Emily Dickinson is was a talented and unique poet; some might even call her strange or mad. This poem, in a way, represents her life that was far from what was considered normal. In the 1800s, a certain type of behavior was expected from people, especially from women. Women cooked, cleaned, and nurtured their families, while under the control of men. It was not looked upon well when women strayed from this status quo. Emily Dickinson did, and this poem demonstrates this rebellion. This poem is short in length, like most of Emily Dickinson’s other poems.
It contains the use of perfect rhymes, imperfect rhymes, and end rhymes. An example of the perfect rhyme is between the words ‘sane’ and ‘chain. ‘ The imperfect rhyme was depicted with the words ‘madness’ and ‘sense. ‘ The rhyming is subtle and adds to the flow of the poem; it is not strict and structured. Emily Dickinson’s tone is also a large contributing factor to the flow of the poem. She conveys a tone of defiance, and in some cases, sarcasm. The sarcasm is present in lines six and seven, “Assent – and you are sane – Demur – you’re straightway dangerous. If one agrees with the majority than they are considered sane, but if one disagrees they are dangerous to this majority. The majority may be wrong, but if one just goes along with the status quo they will not be bothered. They might not be making the right decision to avoid making a difficult one and becoming “straightway dangerous. ” Another way Dickinson may be representing this sarcasm is through her capitalization of certain letters. She capitalizes the word majority and madness when they do not need to be; she is putting an emphasis or importance in these words to stress her point.
The brief eight lines in this poem seems short and simple at first glance, but once it is thoroughly read it is far from simple. A good amount of thought, intellect, and rebellion fill these eight lines (Victoriana Online). At first, this poem seems like a debate about sanity and insanity. The first line of the poem, “Much Madness is divinest Sense” sounds as though Dickinson believes it is okay to mad or insane. This does not sound like much of a surprise since she was a recluse for the latter of her life. Although, when looked at closer and consider the rest of the poem, it ecomes more clear that Dickinson is mocking society and the status quo; she is basically celebrating being different or unique. It is clear society comes into play when she writes the line, “to a discerning Eye. ” This discerning eye is society or the judgement that comes with societies. Such as, a woman not being married or having children by a certain age or not being of the proper religion. Emily Dickinson was different than other women of her time. She was unique and intelligent, and did not have a husband or children.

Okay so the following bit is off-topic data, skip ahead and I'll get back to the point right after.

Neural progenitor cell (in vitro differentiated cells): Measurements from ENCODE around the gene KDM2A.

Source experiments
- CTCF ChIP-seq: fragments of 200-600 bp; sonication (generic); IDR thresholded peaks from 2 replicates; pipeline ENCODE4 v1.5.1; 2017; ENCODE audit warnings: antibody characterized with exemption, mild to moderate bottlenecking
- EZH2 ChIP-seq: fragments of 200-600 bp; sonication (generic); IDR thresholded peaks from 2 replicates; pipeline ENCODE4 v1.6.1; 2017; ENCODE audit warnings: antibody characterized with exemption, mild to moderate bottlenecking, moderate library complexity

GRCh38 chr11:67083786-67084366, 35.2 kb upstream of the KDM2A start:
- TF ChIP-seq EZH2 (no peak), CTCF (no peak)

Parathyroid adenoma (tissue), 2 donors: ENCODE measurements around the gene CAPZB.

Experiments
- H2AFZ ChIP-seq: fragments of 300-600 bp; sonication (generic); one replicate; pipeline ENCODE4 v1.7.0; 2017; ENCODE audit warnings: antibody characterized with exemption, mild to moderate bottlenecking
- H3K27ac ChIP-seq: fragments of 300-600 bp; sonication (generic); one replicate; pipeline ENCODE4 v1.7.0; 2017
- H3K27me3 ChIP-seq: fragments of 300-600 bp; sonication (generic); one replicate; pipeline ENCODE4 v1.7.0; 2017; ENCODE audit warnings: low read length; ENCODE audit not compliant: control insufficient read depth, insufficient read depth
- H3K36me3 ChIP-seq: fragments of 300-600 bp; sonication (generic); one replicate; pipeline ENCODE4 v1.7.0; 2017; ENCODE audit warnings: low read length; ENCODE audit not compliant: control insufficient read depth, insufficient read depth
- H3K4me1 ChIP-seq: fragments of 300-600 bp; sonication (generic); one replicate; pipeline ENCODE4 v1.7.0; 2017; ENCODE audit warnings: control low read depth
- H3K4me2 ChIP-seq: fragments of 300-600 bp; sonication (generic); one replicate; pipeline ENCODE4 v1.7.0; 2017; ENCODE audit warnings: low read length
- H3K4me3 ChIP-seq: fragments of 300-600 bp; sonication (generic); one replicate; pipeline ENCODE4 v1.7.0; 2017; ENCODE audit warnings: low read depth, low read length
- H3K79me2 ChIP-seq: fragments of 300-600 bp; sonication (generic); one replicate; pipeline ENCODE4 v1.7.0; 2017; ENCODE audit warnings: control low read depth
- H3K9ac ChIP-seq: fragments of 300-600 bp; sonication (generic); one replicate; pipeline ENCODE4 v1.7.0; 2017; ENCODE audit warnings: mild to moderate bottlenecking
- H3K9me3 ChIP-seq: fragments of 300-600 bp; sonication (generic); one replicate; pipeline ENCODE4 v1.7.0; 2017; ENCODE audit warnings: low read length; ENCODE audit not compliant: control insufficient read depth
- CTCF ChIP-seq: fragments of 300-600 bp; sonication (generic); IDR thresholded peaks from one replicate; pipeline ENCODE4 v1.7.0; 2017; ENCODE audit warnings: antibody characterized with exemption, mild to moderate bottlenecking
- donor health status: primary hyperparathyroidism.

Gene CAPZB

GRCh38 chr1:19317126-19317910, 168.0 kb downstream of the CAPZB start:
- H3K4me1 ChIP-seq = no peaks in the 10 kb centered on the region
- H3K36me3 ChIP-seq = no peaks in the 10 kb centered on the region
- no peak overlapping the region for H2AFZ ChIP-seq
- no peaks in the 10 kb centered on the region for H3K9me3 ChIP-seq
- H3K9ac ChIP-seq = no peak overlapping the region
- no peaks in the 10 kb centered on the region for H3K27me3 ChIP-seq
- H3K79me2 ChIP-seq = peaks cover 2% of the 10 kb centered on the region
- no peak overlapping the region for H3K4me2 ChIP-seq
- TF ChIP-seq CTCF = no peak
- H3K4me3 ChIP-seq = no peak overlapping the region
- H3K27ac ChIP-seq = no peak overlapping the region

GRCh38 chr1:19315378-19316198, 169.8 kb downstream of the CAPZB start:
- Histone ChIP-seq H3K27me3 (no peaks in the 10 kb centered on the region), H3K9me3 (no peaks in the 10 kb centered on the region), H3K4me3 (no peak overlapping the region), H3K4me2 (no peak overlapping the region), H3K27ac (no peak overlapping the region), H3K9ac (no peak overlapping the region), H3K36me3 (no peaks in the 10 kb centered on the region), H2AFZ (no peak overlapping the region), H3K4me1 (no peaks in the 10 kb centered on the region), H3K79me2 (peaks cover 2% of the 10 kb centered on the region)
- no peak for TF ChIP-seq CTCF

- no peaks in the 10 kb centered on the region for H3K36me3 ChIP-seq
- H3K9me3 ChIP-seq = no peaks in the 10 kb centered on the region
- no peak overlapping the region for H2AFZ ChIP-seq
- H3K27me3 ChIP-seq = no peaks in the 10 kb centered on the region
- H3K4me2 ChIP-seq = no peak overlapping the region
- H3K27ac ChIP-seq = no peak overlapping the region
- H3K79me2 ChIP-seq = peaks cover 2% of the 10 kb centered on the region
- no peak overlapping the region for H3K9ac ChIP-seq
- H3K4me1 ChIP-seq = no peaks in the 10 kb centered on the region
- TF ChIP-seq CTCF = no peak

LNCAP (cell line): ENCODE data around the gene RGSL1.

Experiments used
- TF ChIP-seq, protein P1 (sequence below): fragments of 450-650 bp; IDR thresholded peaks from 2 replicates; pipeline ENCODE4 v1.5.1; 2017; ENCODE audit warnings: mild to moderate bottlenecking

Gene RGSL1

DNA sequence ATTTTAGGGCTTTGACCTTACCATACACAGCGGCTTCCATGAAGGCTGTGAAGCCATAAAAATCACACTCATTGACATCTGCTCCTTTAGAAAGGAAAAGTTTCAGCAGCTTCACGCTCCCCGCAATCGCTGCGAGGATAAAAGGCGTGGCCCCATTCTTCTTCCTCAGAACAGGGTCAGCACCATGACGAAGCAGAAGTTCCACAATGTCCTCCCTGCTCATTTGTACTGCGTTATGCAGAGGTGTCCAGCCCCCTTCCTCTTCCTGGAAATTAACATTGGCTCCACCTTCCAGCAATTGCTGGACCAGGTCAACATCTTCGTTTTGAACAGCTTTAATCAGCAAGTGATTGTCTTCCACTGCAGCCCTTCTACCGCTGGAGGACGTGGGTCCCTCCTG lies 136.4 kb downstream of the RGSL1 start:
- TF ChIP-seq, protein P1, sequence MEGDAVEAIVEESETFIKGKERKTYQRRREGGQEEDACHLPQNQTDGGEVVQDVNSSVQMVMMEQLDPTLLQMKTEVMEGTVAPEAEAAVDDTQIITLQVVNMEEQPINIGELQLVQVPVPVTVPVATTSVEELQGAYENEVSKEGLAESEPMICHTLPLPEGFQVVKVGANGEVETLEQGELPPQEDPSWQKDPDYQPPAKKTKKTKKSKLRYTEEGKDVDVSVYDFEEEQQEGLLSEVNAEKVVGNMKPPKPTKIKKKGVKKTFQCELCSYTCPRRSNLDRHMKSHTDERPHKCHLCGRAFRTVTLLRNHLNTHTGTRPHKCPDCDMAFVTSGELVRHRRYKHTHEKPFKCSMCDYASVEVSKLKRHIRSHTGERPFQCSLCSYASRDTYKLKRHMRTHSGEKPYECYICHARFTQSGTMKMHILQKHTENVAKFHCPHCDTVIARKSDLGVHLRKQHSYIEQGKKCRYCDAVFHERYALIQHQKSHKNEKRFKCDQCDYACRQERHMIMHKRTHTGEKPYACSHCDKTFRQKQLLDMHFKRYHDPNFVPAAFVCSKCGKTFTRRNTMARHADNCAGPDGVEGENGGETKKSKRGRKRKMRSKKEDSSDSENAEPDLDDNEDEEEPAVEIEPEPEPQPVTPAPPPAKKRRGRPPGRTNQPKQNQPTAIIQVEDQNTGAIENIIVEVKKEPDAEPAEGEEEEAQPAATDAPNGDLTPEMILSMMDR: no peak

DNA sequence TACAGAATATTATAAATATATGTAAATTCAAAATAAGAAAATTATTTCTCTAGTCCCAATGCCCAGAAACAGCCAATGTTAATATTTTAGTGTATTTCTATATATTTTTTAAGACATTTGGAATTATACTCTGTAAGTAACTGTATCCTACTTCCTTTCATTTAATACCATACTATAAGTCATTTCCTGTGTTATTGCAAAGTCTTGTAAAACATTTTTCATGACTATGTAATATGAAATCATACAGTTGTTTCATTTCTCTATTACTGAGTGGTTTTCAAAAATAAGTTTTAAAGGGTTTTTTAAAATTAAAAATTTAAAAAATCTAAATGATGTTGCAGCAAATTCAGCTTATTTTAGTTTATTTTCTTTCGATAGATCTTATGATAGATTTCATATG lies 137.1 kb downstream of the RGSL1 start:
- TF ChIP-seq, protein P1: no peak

These factors may have contributed to her isolating herself later in her life. “There came a time in Emily Dickinson’s life, very near her thirtieth year, when she deliberately chose willingly to never leave her home again” (Dickinson 19). She became a recluse until the day that she died and wrote over 1800 poems. It is not said that she was insane and there is no doubt that she was intelligent, but maybe this “discerning Eye” and judgement in society drove her to this seemingly insane behavior. After Dickinson isolated herself from society it showed in her writings and poetry. Dickinson’s poetry reflects her loneliness and the speakers of her poems generally live in a state of want, but her poems are also marked by the intimate recollection of inspirational moments which are decidedly life-giving and suggest the possibility of happiness” (Poets Online). The last line of the poem pulls it all together and the theme of rebellion becomes more clear. The word chain is also capitalized to stress the importance of this theme. When one thinks of chains they think of slaves and no free will.
The life of a woman in the 1800s might not be the equivalent of a slave, but there was definitely a sense of limited free will. “Perhaps Dickinson was negatively referring to being “handled” or controlled by marriage, or worse, in an insane asylum” (Victoriana Online). This seems to be the central focus or message of this poem; escaping the chains of men, society, or anything else that restricts a person from being themselves. Emily Dickinson was a very important poet of the nineteenth century, even though she did not have any of her poems published under her name until after her death.
She did have some published anonymously and she put poems in letters to her friends after her isolation. Dickinson’s writing obviously did not stop at this though. “Upon her death, Dickinson’s family discovered 40 handbound volumes of nearly 1800 of her poems, or “fascicles” as they are sometimes called” (Poets Online). She wrote all of these poems for herself with seemingly no intent to get rich or famous off of them, but just to use her intelligence or express her emotions that could not be expressed during this time period. Much Madness is divinest Sense” is a very good representation of Emily Dickinson and her life; it was full of intelligence, creativity, and rebellion. Emily Dickinson did not assent with the majority, she demurred and created her own status quo.
“Emily Dickinson. ” Poets. org: From the Academy of American Poets. Copyright 1997-2012. Retrieved November 21, 2012. http://www. poets. org/poet. php/prmPID/155 Dickinson, Emily, Thomas Herbert Johnson, and Theodora Ward. The Letters of Emily Dickinson. Belknap Press, 1986. 19.